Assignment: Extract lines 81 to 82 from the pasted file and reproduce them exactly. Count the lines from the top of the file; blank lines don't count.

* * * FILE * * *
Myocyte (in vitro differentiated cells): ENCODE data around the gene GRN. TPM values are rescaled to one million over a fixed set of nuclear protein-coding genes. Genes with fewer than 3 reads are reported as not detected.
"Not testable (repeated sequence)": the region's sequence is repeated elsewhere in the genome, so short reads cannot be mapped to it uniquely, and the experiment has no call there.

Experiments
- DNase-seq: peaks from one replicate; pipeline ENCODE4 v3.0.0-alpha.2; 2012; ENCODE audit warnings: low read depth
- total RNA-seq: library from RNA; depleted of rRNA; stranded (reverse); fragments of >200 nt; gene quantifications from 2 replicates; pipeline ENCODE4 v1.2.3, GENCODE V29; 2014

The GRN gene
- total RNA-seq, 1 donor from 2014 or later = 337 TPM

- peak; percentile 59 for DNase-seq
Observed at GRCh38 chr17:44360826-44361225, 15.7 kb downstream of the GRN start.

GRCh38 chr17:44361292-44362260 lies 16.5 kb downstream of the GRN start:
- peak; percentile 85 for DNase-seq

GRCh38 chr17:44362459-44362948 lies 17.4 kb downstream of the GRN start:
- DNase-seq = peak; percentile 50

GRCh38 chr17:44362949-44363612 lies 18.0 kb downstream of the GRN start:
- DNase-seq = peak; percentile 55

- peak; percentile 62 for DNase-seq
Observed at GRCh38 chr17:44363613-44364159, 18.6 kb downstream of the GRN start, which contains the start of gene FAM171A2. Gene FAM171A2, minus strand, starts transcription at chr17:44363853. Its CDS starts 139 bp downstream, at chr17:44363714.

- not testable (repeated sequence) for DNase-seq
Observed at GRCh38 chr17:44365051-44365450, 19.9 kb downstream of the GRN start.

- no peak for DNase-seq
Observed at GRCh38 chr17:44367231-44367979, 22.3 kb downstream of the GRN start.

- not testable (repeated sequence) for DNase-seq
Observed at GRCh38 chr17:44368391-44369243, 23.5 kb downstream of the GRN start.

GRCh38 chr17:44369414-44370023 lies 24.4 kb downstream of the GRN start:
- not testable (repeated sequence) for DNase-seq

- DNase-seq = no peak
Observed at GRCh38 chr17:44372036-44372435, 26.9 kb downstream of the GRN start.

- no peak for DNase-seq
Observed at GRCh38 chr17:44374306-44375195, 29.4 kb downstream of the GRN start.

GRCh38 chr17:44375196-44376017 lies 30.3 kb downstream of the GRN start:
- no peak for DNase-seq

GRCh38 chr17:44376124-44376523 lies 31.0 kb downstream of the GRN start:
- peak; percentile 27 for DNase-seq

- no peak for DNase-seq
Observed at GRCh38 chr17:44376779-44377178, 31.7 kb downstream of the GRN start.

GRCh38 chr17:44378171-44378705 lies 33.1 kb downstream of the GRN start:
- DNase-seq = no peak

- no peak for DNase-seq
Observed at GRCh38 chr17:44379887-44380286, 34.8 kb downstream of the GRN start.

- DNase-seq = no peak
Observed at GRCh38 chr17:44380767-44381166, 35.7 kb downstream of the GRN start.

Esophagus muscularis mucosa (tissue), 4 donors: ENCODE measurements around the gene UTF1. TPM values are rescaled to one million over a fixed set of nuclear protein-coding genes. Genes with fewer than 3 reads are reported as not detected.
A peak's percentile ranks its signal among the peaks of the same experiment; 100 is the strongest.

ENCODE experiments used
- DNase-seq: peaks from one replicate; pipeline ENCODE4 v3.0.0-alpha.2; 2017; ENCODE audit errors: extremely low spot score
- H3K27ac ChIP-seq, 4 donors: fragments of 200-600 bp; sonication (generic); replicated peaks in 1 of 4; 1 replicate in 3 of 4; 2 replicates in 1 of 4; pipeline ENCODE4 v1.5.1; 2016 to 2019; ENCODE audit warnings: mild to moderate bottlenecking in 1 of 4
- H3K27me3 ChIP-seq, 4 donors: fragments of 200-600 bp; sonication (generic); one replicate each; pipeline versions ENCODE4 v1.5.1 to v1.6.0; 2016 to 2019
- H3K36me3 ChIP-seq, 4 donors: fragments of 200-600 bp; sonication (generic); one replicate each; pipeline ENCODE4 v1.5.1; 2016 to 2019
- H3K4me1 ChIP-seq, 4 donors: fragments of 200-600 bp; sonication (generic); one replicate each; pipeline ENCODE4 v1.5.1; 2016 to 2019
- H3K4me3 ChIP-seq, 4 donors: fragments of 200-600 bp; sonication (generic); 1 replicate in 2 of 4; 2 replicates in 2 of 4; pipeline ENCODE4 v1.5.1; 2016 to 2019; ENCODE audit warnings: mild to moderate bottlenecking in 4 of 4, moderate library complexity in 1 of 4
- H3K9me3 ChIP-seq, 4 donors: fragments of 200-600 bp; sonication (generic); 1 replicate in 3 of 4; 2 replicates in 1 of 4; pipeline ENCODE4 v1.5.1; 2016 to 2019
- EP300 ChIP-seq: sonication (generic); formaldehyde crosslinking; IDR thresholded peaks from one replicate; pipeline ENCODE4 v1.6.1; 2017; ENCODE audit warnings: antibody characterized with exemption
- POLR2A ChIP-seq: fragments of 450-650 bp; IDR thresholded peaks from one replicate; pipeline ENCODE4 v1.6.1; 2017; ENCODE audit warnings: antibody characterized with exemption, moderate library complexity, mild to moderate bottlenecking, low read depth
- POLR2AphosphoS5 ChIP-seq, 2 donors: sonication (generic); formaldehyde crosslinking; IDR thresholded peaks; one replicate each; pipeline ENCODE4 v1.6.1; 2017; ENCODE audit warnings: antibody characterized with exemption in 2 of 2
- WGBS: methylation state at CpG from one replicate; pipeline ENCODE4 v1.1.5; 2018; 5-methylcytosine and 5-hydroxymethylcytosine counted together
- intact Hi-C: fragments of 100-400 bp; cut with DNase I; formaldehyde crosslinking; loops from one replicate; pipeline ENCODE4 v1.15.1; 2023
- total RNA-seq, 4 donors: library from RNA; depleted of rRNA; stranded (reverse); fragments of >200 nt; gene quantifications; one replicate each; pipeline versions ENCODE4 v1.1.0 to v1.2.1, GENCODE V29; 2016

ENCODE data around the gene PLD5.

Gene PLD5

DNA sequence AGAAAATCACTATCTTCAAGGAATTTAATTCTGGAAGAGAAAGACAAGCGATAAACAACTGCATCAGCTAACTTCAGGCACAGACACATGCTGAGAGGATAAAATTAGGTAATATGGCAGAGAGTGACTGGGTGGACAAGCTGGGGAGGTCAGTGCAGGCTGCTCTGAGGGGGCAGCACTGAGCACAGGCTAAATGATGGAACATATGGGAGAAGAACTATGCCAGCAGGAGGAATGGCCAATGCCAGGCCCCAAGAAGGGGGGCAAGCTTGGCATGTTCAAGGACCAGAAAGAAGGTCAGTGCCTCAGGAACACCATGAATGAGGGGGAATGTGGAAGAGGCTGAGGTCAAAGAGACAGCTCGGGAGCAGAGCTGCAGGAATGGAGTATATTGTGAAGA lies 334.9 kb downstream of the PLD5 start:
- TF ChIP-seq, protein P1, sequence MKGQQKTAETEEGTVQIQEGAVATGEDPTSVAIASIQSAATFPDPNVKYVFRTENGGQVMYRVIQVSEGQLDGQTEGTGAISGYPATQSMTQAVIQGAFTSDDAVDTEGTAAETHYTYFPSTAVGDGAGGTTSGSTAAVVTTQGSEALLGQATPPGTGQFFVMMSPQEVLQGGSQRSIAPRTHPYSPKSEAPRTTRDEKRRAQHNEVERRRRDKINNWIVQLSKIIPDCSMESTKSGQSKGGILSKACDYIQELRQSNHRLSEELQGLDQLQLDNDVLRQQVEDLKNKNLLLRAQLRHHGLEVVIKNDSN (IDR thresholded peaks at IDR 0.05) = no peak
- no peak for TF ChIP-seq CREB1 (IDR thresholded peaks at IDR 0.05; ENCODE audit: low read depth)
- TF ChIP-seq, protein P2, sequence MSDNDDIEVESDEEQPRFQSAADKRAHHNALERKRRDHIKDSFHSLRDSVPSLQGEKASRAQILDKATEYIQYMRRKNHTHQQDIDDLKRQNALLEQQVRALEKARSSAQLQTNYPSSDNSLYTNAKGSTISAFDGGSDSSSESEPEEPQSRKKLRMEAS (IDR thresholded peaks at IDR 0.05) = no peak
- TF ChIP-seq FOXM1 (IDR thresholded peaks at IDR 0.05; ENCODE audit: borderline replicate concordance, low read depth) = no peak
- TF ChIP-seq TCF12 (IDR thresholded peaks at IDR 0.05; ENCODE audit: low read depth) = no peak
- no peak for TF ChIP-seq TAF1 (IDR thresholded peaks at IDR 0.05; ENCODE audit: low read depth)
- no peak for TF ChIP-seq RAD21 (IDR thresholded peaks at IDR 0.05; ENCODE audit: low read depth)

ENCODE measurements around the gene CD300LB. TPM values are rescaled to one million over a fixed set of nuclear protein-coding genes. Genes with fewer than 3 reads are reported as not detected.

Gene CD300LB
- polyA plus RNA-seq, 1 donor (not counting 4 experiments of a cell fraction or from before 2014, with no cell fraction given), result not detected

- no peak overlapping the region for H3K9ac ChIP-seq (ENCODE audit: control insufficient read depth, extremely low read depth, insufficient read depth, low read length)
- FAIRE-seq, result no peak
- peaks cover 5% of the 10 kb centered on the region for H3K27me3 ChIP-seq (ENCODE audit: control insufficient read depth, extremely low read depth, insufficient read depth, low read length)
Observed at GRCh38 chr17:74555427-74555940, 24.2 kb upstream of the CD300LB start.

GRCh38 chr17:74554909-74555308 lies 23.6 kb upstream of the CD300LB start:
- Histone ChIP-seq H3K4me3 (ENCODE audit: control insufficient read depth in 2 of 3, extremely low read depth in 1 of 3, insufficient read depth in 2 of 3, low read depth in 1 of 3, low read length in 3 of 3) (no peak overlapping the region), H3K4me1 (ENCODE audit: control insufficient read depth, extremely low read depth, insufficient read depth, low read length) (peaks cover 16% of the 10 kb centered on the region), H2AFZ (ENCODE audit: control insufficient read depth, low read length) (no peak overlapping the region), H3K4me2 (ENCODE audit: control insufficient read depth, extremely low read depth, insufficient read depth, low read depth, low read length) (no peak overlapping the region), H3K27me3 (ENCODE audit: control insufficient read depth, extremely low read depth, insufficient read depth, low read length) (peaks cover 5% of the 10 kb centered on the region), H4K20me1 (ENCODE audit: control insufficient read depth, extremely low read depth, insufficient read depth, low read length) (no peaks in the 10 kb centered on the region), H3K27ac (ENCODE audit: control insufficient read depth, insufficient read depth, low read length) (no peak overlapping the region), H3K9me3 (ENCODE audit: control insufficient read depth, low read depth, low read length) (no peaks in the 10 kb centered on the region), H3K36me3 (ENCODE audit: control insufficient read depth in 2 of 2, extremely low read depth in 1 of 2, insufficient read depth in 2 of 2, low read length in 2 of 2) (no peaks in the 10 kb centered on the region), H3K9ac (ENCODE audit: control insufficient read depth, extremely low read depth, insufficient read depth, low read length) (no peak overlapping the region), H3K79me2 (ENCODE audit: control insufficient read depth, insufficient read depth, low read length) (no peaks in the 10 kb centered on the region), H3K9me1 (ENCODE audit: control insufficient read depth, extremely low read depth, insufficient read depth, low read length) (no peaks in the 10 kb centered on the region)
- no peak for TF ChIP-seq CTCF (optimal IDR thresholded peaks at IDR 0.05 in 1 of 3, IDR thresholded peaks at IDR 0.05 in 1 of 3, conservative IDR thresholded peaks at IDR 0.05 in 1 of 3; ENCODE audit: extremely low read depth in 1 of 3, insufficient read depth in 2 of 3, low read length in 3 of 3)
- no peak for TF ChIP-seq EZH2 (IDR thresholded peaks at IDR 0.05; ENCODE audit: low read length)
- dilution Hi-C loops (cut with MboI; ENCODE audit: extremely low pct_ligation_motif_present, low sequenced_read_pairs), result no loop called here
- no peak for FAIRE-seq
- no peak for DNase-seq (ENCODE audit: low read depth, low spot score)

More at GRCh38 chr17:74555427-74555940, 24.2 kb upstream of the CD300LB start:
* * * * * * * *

- no peak for DNase-seq (ENCODE audit: low read depth, low spot score)

More at GRCh38 chr17:74555427-74555940, 24.2 kb upstream of the CD300LB start: